Someone reminded me recently that last week was the one-year anniversary of CLCHM’s The Pirates of Penzance, and that got me thinking about this past year. Without a doubt, 2010 was a huge year for me, both in terms of personal development, and in major events.
Before August 2009, I wouldn’t have considered myself a singer. Before around January 2010, I wouldn’t have considered myself an actor. And before maybe May 2010, I probably wouldn’t have listed piano among my major skills. And 2010 also saw a big change in my personality, from an awkward, not-very-social, video-game-playing teenager, to a somewhat-less awkward, much more social, and a little more driven young adult who puts a much bigger emphasis on friends and music, and much less on video games. And while I know there’s still a long way to go, I can look back and appreciate how far I’ve come.
The story of the last year, actually begins in August 2009, when I showed up at rehearsal for Central Lancaster County Homeschool orchestra, and yet another year in high school. Truthfully, I should have graduated back in Spring 2009, with others of my age, and while I’m disappointed that I haven’t been disciplined enough to do that, I don’t regret the time I’ve spent with my friends in high school.
But anyway, orchestra rehearsal. Because I played tuba (and have been for 9 and a half years now), the director asked me to consider going on tour in the spring as part of a brass quintet. And since she needed more guys on tour, she also suggested that I should join the tour choir, and, by extension, the concert choir. I decided to go for it, since I’ve always been interested in singing, but had never thought of joining the choir (except for one year, a few years before this, which was awful).
That actually turned out to be a life changing decision for me, because besides trying joining choir, I also decided to try out acting for the first time, something else I’ve always been interested in but never had the nerve to try. So, I joined the cast of The Pirates of Penzance as a pirate, and rehearsals started in December. That was definitely one of the best things that happened the entire year. I had so much fun with that production, and I was told I did a great job as a pirate. That’s also when I started singing better. Why I, a bass/baritone, was cast as a pirate, who frequently sing high, up to an F-sharp at one point, I don’t know, but it helped.
And then came tour. Tour was easily the most life-changing experience of the year. Spending a week with my best friends, singing, and going through what we did, was amazing. That was when I started realizing how hard I was on myself, that I wasn’t as bad at everything as I thought, and I started believing in myself as a talented individual. I still struggle with self-confidence all the time, but not nearly as much as I used to. Tour also taught me how important my friends are to me, and since then I’ve been making more of an effort to be social.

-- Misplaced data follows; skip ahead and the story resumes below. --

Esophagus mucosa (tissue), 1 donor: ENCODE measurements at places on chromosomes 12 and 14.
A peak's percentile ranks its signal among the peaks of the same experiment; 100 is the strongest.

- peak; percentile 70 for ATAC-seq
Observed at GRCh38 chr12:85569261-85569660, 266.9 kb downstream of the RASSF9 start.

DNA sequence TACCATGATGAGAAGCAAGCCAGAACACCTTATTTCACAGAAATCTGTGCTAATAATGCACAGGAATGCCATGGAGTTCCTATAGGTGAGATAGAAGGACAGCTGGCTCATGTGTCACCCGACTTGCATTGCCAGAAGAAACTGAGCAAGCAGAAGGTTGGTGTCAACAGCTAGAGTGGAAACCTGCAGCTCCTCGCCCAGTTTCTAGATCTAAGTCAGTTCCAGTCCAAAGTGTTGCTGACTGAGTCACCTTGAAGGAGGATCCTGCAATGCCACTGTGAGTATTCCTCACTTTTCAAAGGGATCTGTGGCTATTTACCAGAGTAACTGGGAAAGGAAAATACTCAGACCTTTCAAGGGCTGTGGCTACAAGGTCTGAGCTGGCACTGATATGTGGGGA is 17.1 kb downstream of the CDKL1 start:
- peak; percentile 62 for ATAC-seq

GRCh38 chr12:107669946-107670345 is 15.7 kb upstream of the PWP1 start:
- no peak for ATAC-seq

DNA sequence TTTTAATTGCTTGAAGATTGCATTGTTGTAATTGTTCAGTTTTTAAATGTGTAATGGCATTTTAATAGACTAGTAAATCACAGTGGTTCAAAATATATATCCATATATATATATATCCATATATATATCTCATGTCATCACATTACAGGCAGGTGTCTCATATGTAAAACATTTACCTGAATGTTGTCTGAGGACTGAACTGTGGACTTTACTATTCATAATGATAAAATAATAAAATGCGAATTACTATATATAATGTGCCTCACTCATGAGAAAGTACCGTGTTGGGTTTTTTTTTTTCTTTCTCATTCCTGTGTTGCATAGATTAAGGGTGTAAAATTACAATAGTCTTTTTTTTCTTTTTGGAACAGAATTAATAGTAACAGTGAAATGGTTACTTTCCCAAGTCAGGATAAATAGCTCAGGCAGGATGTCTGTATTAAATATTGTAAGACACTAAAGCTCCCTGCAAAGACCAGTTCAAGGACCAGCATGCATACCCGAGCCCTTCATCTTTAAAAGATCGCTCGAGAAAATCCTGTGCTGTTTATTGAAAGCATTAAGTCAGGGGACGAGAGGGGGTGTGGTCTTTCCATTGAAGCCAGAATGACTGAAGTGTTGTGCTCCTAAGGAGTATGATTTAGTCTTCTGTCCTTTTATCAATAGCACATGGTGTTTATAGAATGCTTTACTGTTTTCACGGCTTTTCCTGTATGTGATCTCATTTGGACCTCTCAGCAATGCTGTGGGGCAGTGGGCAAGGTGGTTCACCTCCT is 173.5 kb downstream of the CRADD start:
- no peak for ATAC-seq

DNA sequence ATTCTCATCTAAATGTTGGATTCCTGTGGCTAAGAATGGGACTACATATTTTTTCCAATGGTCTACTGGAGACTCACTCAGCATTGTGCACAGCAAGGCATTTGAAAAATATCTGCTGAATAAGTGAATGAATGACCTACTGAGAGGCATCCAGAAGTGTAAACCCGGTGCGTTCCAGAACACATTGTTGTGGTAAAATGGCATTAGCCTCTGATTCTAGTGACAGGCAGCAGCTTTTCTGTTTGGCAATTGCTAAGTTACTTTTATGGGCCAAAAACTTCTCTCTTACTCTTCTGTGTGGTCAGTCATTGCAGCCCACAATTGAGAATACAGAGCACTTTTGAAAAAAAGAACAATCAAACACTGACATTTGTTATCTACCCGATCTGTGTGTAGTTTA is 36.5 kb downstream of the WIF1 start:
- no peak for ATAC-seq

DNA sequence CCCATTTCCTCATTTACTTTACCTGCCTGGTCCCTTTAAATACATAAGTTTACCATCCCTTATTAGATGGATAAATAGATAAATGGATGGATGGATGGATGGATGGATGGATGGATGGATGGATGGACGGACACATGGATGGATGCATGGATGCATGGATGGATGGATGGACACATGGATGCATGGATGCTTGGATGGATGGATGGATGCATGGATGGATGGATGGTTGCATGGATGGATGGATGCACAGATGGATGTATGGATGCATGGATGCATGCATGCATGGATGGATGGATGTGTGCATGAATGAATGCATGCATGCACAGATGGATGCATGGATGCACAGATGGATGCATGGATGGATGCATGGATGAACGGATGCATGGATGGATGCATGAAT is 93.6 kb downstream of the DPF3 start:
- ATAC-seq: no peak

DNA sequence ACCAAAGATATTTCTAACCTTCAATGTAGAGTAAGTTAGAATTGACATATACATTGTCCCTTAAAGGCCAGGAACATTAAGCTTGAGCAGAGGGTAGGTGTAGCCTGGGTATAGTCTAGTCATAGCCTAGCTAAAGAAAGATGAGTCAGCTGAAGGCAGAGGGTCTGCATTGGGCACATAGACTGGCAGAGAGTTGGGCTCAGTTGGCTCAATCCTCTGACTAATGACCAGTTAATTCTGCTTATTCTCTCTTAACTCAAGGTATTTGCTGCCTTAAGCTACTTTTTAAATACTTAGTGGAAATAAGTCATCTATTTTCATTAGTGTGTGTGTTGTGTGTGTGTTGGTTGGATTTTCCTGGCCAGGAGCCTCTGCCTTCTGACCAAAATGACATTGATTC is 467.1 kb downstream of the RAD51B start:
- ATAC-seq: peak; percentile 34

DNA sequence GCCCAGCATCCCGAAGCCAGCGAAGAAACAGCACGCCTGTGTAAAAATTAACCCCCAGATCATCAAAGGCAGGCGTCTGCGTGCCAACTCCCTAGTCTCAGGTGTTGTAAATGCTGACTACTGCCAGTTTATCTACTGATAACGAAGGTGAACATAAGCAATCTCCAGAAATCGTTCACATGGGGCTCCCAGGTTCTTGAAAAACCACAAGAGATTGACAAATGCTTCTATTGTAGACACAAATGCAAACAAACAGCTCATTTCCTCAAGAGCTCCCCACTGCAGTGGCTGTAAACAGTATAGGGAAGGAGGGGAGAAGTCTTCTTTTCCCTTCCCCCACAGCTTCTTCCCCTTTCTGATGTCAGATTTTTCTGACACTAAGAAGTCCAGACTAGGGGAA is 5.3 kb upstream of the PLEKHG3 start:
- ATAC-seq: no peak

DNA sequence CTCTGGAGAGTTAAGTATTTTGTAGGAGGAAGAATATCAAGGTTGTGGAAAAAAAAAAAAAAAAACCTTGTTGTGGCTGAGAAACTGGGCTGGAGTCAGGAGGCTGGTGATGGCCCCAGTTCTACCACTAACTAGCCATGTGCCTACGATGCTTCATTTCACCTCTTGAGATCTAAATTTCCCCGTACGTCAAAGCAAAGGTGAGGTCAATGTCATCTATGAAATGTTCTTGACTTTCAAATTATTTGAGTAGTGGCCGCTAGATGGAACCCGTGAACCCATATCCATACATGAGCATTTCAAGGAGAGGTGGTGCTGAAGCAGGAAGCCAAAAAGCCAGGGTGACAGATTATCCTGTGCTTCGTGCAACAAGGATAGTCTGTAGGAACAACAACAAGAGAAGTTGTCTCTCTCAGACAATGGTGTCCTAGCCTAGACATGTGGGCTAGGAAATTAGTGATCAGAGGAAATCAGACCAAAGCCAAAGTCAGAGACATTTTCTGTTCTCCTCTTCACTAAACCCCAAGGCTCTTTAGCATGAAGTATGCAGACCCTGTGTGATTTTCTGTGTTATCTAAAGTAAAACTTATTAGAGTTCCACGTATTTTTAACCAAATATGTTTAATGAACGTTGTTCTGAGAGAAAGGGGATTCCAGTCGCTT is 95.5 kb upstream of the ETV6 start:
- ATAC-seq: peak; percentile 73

But Pirates wasn’t the end of my acting career, like I thought it would be. The director sent out an email asking some seniors and other talented students if they would like to be involved in her Broadway Choir Camp for kids. I said yes immediately, without even knowing what show they were doing, and ended up playing Horton in Seussical Jr., my first chance to play a lead. As much as I hated that musical, that was easily the most fun I’ve had in all four shows I’ve been in so far. If we could get the cast together and do it again, I’d do it in a heartbeat. And I was told by many people that I did a very good job with the part.
And that’s when things get crazy. Crazy in a stranger-than-fiction sort of way. There was an actress whose kids were involved in Seussical who offered her time directing us. I really appreciate the help she gave in bringing my character to life. But after the show was over, she encouraged all of us to try auditioning at local theaters, just to see what would happen. It was only that week that I had first learned that the Fulton Theater was holding open auditions for The Sound of Music. So, over-confident as I was from doing Seussical, I decided to go out and audition.
After a couple lessons with Joanne Abrom to get ready, I went in there, sang my song, and left. Simple as that. I didn’t hear anything for a few days, and I didn’t really expect to. But Thursday night of that week, after the CLCHM square dance, I got home to find out that I’d gotten a call from the artistic director of the Fulton, asking me to be an extra in The Sound of Music. You have no idea how excited I was to be involved in a professional theater, even if it was for free. Honestly, the money didn’t matter, the experience of it was more than enough. Though I imagine looking German was the main reason I got cast.
For a few months, until right before rehearsals started, I had no idea what I would even be doing in the play. It was when I went in for the costume fitting that I found out I would be playing a Nazi… and a nun. I really didn’t know how to take that. But after a month of performances, I quickly stopped caring about it, and even brag about it now to my friends. I mean, I dressed up as a woman in front of thousands of people, in a professional theater, for free. How many people get to say that?
The Sound of Music was easily one of the best experiences of my life. There are so many things I could say about the experience, I don’t even know where to begin. I got to be apart of a wonderful cast of friendly, talented people, that really made the experience special. And while some things definitely didn’t go as planned, I hope I represented myself well. And it was this opportunity, for the most part, that convinced me to pursue acting. I love it too much to let it go.